Details of the Trials of Wang Lijun

Xinhua has published a detailed nine-page account of Wang Lijun’s trial, held in Chengdu on Monday and Tuesday this week, for defection, abuse of power, corruption and “bending the law for selfish means”.
“I acknowledge and confess the guilt accused by the prosecuting body and show my repentance,” Wang said in his final statement at court.
“My acts were crimes, and I hope the serious impacts (caused by my acts) both at home and abroad would be eliminated through the trial. Meanwhile, I hope the trial will issue a warning to society and let more people draw lessons from me,” he said.
“For the Party organizations, people and relatives that have cared for me, I want to say here, sincerely, ‘I’m very, very sorry, I’ve let you down,’” Wang said.
Speaking to The New York Times, Wang’s lawyer endorsed the Xinhua account as, for the most part, a faithful record of the proceedings. It offers some explanation for the unannounced early start of what, it was initially reported, would be an “open” trial:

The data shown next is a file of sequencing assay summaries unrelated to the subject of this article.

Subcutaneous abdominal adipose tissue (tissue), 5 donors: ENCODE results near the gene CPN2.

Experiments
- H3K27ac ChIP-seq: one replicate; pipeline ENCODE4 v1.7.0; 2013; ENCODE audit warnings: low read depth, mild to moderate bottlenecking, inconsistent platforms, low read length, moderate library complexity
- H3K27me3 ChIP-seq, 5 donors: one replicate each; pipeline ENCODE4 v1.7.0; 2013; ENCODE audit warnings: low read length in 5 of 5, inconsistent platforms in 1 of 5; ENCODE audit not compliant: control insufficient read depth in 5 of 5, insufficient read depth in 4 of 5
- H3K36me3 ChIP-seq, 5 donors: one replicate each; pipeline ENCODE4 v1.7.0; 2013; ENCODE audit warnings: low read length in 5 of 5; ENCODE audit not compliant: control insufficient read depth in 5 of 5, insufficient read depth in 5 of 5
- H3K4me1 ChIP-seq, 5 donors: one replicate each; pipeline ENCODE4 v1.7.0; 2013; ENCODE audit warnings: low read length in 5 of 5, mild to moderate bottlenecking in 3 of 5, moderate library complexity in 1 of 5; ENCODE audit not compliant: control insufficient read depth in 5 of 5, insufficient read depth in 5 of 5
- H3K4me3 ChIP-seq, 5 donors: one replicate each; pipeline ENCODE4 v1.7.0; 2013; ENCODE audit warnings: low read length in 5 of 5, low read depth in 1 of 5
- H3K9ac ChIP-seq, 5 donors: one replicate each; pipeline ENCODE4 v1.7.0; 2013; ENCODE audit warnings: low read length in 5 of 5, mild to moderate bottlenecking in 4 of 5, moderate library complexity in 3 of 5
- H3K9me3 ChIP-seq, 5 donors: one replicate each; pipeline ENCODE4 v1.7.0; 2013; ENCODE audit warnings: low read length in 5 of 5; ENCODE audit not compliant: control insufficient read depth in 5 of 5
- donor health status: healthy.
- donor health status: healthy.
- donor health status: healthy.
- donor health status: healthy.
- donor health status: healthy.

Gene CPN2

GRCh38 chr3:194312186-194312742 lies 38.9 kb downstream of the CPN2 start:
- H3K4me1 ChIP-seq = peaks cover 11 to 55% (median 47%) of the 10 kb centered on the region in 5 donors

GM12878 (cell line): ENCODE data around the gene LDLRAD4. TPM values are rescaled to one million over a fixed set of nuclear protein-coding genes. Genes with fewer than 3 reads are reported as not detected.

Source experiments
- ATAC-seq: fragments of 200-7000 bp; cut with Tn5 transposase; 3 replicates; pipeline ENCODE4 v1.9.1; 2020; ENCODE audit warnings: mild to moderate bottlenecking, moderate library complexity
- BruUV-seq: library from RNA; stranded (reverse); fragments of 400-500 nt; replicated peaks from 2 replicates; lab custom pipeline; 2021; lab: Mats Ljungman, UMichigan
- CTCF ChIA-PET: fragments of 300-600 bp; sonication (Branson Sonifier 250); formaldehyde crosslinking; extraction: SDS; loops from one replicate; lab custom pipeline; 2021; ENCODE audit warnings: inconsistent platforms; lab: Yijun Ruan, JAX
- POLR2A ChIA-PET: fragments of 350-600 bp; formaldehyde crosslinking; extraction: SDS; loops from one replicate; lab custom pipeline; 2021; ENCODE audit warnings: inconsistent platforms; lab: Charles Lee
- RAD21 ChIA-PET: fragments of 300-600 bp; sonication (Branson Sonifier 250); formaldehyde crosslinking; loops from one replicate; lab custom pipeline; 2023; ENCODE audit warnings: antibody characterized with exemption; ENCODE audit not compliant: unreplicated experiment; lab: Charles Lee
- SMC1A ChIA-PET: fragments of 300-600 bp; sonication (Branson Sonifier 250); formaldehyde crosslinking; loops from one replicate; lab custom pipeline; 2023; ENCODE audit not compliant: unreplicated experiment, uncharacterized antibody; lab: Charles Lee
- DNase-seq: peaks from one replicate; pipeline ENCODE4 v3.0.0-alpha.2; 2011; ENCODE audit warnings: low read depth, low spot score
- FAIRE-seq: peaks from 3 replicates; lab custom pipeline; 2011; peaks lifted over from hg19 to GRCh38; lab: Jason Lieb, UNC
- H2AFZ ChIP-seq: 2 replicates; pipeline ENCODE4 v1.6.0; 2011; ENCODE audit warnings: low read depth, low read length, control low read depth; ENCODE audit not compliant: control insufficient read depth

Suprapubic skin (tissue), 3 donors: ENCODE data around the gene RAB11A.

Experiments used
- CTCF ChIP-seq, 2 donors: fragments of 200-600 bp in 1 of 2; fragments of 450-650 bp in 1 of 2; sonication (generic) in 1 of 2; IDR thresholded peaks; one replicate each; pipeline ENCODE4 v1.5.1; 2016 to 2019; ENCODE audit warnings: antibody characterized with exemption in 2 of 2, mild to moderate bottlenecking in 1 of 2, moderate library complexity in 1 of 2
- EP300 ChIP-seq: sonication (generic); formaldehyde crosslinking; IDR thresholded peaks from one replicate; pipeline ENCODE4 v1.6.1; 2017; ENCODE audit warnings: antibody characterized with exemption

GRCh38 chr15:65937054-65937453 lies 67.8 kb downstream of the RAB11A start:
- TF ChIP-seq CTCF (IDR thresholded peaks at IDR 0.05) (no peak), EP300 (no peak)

The Chengdu Municipal Intermediate People’s Court held a closed-door trial on Monday for Wang on the charges of defection and abuse of power and an open trial on the charges of bribe-taking and bending the law for selfish ends on Tuesday.
Despite the gravity of these crimes, Xinhua explained, Wang’s sentence is likely to be somewhat reduced because of his “meritorious reporting” of others’ criminal acts. These others may include his former superior, fallen Chongqing Party chief Bo Xilai, who for the first time was officially linked to the events surrounding his wife’s murder of Neil Heywood. The Xinhua account describes what would turn out to be a pivotal moment, soon after which Wang fled to the U.S. consulate in Chengdu; Bo is not named, but his

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